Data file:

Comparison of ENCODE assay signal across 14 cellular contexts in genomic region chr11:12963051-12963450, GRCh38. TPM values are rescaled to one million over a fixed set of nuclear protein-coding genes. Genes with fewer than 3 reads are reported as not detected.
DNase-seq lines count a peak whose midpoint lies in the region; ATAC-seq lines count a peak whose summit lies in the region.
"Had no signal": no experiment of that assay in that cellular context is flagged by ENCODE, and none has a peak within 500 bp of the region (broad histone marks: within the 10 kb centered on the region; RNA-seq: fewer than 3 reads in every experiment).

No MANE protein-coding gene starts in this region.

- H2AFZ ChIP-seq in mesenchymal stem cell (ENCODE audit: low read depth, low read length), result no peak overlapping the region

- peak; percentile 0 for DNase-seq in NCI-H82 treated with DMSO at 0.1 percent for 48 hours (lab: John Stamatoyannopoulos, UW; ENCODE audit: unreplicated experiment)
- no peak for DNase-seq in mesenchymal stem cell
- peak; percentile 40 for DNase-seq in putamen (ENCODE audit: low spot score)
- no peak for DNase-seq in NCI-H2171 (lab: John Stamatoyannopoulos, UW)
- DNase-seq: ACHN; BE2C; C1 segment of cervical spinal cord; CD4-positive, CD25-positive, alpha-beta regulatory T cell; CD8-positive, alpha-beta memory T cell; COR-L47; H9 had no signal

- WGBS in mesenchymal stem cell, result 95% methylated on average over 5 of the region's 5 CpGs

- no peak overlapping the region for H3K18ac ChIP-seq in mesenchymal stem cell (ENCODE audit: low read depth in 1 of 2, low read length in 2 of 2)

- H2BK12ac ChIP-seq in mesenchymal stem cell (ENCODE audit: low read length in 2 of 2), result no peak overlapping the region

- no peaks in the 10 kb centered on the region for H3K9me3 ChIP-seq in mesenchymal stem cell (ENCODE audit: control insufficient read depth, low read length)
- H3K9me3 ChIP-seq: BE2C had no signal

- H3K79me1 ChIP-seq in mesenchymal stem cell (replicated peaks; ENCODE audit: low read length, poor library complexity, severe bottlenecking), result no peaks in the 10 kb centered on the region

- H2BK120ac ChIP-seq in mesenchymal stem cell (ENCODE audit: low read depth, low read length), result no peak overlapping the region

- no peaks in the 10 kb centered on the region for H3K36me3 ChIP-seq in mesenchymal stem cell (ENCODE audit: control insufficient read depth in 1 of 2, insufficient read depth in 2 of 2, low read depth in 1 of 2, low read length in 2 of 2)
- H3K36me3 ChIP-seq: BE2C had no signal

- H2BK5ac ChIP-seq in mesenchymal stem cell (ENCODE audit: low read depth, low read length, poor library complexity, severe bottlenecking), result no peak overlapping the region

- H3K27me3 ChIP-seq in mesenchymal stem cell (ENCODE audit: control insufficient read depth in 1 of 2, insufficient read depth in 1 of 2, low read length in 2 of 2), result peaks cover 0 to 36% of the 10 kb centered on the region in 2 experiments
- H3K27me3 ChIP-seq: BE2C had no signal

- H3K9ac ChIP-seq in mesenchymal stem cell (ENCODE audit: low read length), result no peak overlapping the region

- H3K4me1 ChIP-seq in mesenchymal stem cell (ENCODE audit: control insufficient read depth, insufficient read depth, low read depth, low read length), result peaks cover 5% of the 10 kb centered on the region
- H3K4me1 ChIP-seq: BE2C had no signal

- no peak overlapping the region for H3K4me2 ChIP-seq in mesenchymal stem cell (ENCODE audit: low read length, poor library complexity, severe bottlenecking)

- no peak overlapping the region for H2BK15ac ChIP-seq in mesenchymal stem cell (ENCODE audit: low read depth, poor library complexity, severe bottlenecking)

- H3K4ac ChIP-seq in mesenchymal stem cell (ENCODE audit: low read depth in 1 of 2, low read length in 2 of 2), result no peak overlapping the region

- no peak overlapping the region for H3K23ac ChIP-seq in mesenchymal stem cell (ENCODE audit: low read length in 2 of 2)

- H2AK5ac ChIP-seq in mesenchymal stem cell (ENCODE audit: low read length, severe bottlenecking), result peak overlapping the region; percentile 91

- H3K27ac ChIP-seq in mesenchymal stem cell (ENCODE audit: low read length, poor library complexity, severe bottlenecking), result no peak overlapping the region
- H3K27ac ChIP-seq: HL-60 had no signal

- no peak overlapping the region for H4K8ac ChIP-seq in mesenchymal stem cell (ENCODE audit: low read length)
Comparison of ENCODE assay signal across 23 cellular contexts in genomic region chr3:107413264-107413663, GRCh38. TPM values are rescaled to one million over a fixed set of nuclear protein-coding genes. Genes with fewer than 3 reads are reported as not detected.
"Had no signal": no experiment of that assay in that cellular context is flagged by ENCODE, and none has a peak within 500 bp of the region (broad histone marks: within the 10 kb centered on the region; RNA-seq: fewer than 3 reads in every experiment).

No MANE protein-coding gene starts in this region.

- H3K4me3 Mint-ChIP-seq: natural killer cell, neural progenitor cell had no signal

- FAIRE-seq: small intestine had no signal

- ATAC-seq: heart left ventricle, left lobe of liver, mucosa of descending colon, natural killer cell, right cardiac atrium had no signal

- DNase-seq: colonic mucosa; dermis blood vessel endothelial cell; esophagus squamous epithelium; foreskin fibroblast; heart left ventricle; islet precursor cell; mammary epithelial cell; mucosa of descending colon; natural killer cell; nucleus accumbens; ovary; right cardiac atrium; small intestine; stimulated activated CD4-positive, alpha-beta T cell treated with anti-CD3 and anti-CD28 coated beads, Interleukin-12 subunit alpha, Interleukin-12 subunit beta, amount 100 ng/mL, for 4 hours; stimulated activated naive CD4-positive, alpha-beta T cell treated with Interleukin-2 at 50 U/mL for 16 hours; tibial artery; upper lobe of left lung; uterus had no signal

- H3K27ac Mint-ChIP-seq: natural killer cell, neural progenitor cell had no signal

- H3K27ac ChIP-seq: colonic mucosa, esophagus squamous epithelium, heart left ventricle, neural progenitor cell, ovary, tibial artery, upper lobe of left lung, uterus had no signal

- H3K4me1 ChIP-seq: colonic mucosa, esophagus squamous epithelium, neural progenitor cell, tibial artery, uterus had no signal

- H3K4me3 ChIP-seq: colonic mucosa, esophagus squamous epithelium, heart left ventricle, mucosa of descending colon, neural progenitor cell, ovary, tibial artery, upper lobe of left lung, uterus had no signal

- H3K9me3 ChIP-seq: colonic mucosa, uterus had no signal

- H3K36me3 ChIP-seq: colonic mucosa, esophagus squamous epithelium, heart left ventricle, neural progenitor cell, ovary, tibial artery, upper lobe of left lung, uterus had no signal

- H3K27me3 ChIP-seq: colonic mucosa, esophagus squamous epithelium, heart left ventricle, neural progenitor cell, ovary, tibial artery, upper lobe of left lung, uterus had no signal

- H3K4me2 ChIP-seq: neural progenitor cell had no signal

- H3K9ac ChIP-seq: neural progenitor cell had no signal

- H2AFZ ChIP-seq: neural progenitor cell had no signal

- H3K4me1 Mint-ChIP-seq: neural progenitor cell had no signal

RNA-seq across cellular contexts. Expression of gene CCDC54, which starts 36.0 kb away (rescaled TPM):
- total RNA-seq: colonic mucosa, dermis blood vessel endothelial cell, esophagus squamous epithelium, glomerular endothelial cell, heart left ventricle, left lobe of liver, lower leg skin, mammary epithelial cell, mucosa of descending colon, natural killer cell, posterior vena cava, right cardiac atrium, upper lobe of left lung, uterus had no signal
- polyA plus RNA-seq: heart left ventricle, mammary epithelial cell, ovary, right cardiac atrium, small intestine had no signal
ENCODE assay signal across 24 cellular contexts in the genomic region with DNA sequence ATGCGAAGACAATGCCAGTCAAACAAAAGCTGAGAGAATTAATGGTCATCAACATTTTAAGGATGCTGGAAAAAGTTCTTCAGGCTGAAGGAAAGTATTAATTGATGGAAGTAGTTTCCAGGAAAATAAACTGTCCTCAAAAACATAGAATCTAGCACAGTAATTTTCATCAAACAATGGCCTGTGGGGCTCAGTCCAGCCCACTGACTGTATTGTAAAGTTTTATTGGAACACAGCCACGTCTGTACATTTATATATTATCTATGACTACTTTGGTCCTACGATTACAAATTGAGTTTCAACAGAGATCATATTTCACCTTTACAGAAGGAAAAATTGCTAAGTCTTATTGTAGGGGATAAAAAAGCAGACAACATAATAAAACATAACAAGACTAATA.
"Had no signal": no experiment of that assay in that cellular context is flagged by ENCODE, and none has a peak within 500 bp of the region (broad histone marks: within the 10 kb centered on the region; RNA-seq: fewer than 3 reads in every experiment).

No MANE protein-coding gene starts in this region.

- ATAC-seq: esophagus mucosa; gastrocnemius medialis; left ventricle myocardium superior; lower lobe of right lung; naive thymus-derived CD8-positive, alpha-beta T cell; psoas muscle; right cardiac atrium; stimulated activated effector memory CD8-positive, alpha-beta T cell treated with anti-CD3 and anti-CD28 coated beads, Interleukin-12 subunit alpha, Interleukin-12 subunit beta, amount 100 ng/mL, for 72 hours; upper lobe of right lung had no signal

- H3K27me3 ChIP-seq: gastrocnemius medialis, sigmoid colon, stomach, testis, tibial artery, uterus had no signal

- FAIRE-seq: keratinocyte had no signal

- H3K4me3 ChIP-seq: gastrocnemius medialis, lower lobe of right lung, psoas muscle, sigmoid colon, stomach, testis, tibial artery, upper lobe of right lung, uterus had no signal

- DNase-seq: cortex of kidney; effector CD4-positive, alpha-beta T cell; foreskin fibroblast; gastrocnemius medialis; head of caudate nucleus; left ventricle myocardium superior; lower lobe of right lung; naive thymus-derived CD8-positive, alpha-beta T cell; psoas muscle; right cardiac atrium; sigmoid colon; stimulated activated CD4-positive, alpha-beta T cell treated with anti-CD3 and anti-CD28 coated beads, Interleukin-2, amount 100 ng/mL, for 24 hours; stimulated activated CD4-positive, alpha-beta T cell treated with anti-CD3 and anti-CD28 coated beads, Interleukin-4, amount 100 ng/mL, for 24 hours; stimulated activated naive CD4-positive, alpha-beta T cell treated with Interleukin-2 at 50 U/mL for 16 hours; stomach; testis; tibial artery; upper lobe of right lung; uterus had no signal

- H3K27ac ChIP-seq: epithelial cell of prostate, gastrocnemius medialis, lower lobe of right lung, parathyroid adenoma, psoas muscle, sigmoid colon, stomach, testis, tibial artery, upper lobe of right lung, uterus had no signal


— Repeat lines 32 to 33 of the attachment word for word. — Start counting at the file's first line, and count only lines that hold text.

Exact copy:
- H3K27ac ChIP-seq: HL-60 had no signal

- no peak overlapping the region for H4K8ac ChIP-seq in mesenchymal stem cell (ENCODE audit: low read length)